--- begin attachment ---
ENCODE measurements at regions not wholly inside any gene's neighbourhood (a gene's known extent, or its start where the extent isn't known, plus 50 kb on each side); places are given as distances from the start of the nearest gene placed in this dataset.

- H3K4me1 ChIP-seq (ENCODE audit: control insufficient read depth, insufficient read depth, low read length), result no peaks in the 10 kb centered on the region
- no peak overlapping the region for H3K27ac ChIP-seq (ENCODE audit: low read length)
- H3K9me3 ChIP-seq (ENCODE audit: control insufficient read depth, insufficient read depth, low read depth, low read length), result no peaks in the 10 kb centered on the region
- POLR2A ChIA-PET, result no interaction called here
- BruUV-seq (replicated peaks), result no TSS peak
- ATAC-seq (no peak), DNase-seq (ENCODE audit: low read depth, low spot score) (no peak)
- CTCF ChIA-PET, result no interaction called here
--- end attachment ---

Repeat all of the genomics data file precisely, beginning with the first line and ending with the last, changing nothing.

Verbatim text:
ENCODE measurements at regions not wholly inside any gene's neighbourhood (a gene's known extent, or its start where the extent isn't known, plus 50 kb on each side); places are given as distances from the start of the nearest gene placed in this dataset.

- H3K4me1 ChIP-seq (ENCODE audit: control insufficient read depth, insufficient read depth, low read length), result no peaks in the 10 kb centered on the region
- no peak overlapping the region for H3K27ac ChIP-seq (ENCODE audit: low read length)
- H3K9me3 ChIP-seq (ENCODE audit: control insufficient read depth, insufficient read depth, low read depth, low read length), result no peaks in the 10 kb centered on the region
- POLR2A ChIA-PET, result no interaction called here
- BruUV-seq (replicated peaks), result no TSS peak
- ATAC-seq (no peak), DNase-seq (ENCODE audit: low read depth, low spot score) (no peak)
- CTCF ChIA-PET, result no interaction called here